By Tess de la Mare, PA Media
Nepal was one of a number of countries that set a target at a summit in St Petersburg in Russia in 2010 of doubling their wild tiger numbers.
The Himalayan nation is the first country to reveal its numbers, with the news coinciding with the Year of the Tiger on the Chinese calendar.
The results were announced following an extensive survey covering 49 023 square kilometres – 12% of Nepal’s land.
The National Tiger and Prey Survey 2022 was carried out with the support of the Nepalese arm of the international wildlife charity World Wildlife Fund (WWF).
The survey took 16 811 days of field time from ecologists, and adult tigers were identified through their unique stripe pattern, WWF said.
In 2009, Nepal had just 121 adult tigers, but in the wake of the St Petersburg summit, the country began a programme to protect key habitats and the corridors of land between them.
It included the Khata Forest Conservation Area, which links Nepal to tiger territory in India.
It carried out population assessments every four years, with the latest count revealing the numbers have reached 355 – a figure which excludes juveniles and cubs.
As well as cracking down on the illegal wildlife trade, conservationists worked with local communities, including launching a compensation scheme to replace livestock killed by tigers.
Other initiatives have included assistance to reduce local people’s reliance on firewood, WWF said, and to help them reap the benefits of tourism, they had less need to resort to poaching and illegal logging.
To combat poaching, which led to the decimation of tiger numbers, a number of government and community-based anti-poaching groups were set up.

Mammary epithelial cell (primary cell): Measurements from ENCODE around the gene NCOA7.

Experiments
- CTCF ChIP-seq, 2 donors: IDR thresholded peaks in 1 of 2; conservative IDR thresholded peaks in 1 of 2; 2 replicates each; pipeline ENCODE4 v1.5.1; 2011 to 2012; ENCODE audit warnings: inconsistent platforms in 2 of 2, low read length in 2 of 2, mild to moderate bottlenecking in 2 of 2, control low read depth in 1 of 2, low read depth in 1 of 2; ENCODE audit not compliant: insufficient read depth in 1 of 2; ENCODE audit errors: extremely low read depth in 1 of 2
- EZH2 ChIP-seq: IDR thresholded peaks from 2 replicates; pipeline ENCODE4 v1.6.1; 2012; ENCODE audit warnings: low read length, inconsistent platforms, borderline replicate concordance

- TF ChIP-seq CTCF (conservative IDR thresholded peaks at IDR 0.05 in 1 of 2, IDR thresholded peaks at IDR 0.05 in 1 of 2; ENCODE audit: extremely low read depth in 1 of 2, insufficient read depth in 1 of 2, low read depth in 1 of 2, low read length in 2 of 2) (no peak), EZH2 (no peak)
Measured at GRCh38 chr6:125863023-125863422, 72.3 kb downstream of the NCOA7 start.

This strategy has also benefited rhinos, with their numbers climbing from 645 to 752 between 2015 and 2021, an increase of 16%.
Becci May, senior programme adviser, Asia programmes at WWF-UK, said: “Nepal’s achievement in doubling the number of tigers in the wild is down to longstanding political will and the support of local communities.
“The commitment of the people of Nepal to reducing poaching and protecting tigers is inspirational and can serve as a model for conservation elsewhere.”
She added: “Sadly, despite success stories like Nepal, tigers are still the most threatened big cat species globally, reduced to just 5% of their historic range.
“Yet, when we protect tiger habitat, we protect so much more – tigers play a key role in maintaining a healthy ecosystem, and the vast areas of forest they require are a vital carbon store.
“Halting and reversing nature loss is the key to allowing both people and wildlife to thrive.”
Tiger range countries are due to meet next month to begin discussions on the next 12-year plan for conservation under the Global Tiger Recovery Programme.
The programme is a collaboration between governments, conservation charities and civil society to ensure the long-term future of the wild tiger.